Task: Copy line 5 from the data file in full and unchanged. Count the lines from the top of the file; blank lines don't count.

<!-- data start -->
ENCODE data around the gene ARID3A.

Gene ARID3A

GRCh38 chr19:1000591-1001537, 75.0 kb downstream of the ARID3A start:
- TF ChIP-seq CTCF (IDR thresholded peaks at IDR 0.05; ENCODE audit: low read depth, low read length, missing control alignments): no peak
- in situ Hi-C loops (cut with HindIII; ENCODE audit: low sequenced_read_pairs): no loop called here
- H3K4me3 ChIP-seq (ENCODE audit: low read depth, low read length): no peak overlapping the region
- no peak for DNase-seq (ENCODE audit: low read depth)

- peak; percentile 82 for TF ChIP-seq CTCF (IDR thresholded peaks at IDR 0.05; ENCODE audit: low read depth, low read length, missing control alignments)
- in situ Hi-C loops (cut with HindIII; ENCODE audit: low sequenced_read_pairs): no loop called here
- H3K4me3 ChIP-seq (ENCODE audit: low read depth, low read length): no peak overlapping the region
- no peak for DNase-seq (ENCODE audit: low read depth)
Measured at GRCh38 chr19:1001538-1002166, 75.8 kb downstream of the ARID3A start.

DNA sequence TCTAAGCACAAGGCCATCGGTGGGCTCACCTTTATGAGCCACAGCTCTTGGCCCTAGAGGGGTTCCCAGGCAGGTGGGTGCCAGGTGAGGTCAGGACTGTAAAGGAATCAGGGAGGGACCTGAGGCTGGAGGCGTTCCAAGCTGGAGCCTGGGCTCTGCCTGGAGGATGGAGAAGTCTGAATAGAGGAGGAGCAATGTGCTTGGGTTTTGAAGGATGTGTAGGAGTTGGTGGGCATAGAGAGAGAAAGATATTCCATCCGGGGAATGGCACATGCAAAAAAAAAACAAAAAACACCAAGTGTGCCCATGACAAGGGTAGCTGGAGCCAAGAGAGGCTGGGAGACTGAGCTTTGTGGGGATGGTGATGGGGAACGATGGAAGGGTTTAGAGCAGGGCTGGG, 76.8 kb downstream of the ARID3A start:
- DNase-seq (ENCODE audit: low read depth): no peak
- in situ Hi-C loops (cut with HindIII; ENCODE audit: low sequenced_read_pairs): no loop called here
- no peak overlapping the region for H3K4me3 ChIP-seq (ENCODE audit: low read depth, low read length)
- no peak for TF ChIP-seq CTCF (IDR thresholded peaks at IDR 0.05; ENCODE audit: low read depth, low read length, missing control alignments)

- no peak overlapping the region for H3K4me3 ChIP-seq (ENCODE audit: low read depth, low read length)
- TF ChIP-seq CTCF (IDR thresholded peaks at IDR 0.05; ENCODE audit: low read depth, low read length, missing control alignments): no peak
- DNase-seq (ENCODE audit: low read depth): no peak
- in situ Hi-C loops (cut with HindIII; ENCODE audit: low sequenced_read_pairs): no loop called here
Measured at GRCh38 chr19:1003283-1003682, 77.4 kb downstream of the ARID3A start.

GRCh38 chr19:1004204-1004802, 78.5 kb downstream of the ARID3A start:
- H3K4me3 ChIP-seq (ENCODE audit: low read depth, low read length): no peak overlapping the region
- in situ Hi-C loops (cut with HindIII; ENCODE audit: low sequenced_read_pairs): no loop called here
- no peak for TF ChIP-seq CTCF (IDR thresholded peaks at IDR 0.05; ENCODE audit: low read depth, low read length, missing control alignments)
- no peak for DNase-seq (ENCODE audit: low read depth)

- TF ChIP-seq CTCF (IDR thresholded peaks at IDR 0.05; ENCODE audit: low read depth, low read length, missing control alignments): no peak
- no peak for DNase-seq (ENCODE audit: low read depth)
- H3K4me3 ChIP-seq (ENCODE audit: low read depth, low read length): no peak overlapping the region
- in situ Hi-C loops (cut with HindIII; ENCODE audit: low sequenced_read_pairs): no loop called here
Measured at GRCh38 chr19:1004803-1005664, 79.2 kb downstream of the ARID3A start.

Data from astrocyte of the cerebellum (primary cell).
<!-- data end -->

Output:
- in situ Hi-C loops (cut with HindIII; ENCODE audit: low sequenced_read_pairs): no loop called here